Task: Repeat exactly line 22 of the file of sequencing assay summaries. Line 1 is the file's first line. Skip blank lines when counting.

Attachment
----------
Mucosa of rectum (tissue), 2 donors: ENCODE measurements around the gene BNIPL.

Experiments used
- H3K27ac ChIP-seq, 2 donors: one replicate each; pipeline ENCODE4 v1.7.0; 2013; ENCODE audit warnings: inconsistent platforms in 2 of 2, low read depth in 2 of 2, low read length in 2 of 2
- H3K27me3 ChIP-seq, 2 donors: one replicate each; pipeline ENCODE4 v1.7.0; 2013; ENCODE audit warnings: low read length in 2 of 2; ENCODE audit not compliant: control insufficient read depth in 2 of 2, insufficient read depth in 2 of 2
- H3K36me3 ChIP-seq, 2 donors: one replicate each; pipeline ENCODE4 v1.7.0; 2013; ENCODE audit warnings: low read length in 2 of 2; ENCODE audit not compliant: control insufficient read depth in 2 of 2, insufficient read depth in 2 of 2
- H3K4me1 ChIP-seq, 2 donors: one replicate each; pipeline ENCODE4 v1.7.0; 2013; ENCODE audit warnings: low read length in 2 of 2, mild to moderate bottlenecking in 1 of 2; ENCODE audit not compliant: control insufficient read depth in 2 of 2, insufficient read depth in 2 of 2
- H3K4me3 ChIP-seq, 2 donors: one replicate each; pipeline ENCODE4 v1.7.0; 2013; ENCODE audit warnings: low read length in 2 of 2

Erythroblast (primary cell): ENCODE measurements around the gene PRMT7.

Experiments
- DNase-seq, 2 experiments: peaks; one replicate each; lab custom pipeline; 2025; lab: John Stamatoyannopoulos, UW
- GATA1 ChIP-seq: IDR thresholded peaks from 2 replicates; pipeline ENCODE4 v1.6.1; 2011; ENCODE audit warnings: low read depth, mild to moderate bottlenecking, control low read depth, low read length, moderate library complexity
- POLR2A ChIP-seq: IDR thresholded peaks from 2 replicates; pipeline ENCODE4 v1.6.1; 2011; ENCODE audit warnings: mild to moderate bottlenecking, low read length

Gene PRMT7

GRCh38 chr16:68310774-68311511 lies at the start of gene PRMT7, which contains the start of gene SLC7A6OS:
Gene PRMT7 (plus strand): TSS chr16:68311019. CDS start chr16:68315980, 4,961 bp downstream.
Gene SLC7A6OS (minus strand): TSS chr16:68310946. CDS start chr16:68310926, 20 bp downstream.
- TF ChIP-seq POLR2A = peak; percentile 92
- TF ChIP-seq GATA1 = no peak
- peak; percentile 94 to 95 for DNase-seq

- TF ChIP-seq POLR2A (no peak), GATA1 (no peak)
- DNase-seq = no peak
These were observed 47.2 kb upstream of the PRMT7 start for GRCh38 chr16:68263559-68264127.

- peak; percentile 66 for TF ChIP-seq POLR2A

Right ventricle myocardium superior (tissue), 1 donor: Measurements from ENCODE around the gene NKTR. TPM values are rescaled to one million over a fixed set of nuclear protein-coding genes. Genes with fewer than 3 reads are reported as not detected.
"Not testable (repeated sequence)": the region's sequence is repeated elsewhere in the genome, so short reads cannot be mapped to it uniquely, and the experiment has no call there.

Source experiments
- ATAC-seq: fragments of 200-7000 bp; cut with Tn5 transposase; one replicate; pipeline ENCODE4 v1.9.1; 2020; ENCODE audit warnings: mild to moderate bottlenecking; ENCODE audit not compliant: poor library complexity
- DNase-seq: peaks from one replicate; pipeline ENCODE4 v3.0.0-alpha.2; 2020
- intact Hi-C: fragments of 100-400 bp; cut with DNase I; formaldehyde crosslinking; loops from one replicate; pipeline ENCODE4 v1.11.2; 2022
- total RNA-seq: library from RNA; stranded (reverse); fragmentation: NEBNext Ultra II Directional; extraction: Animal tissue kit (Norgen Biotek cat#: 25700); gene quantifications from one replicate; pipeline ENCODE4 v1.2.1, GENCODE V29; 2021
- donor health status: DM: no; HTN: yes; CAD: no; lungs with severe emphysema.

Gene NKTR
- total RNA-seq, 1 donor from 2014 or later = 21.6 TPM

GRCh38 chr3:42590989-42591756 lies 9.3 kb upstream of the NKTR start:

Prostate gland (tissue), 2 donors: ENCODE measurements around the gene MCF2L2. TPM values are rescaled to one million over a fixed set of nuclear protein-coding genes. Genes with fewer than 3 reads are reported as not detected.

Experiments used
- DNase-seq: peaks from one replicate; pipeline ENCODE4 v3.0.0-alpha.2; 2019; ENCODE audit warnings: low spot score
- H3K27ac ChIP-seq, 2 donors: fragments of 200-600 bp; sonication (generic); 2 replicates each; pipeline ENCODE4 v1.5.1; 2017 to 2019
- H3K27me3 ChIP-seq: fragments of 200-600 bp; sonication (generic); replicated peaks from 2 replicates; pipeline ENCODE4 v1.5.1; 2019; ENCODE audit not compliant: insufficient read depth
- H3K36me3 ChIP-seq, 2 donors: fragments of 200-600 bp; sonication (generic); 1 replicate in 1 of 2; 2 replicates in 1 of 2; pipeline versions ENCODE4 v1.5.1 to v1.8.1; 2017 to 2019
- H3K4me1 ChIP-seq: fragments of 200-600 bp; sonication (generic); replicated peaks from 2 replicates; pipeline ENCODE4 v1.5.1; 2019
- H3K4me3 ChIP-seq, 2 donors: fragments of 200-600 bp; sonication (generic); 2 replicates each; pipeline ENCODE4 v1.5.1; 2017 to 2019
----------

These were observed 47.2 kb upstream of the PRMT7 start for GRCh38 chr16:68263559-68264127.